Education and Reference Material

 

 

Save the Children (UK)
  

Save the Children (UK)
  

American Institutes for Research (AIR)
  

United Nations High Commissioner for Refugees
  

United Nations High Commissioner for Refugees
  

United Nations Educational, Scientific and Cultural Organization
  

United Nations Educational, Scientific and Cultural Organization
The end of the Cold War did not bring an end to tension and conflict. Numerous conflicts have arisen within, as well as between nations. Many states are in a fragile situation and at risk of future possible conflict, especially at times of socio-economic hardship. Children in particular are victims of such conflicts, with schools serving as military targets or barracks, children and adolescents recruited as combatants, girls raped, teachers sometimes assassinated, and education systems partially or completely disrupted. Emergency education deals with the consequences of such situations, as well as with the disruption of education caused by natural disasters.
  

Save the Children
  

Save the Children
  

UNESCO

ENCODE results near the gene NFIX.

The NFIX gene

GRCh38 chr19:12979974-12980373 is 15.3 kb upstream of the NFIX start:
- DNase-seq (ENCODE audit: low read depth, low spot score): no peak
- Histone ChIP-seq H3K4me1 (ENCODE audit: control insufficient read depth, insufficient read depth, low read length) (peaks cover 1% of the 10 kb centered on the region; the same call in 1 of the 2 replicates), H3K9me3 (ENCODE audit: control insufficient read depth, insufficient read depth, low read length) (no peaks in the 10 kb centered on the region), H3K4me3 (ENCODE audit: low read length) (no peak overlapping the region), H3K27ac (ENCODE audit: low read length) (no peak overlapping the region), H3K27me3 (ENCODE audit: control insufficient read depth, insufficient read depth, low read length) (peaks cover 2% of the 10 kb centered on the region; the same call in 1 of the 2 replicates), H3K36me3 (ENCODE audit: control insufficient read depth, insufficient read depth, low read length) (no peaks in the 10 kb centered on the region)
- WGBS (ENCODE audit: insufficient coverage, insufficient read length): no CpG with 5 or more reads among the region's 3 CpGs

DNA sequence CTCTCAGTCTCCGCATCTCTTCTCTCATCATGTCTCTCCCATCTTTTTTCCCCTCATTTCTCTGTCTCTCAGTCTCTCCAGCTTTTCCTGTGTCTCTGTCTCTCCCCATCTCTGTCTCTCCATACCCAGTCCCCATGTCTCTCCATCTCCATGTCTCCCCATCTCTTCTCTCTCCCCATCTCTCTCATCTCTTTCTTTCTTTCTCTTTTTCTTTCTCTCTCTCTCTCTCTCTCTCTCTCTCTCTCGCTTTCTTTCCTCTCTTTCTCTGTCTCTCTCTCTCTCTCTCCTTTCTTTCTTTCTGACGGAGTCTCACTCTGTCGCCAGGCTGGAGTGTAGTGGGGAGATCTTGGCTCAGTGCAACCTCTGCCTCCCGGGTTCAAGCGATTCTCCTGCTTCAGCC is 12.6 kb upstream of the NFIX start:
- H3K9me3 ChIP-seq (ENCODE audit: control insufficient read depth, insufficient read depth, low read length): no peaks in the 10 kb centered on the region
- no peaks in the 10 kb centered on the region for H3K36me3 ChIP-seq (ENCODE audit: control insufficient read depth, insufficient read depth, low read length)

About UNESCO PEER UNESCO PEER (Programme for Education for Emergencies and Reconstruction) began its existence in Mogadishu as UNESCO-Somalia in January 1993. An Education Development Centre (EDC) was set up which brought together and reintegrated trained Somali educationists into their specialized work. The programme expanded to the rest of Somalia, N.W. Somalia (Somaliland), and to the refugee camps in Kenya, Djibouti, Yemen and Ethiopia. The Rwandan crisis led to UNESCO PEER expanding its operations to Rwanda and the refugee camps in Tanzania and Zaire. Occasionally, the PEER expertise is shared, on demand, in areas outside of the programme's operations such as Eritrea, Angola and South Sudan refugee camps. The creation of PEER and other similar programmes in Cambodia, the former Yugoslavia, Angola, Mozambique, Haiti, Yemen, Afghanistan and Iraq is UNESCO's response to emergencies. This response typically translates into educational interventions all along the "relief-to-development" continuum. Problems such as absence of standardized curricula, destroyed school infrastructure, need for re-professionalization (of teachers, inspectors and educational administrators), and the need for peace, tolerance and reconciliation are addressed through such things as Teacher Emergency Packages, teacher training, etc. Special thanks to the UNESCO-PEER staff in Nairobi for graciously giving of their time and facilitating collection of materials relevant to GINIE. Please contact the UNESCO-PEER office in Nairobi (address above)if you would like to contribute, be a partner or for further information about the program.
  

 

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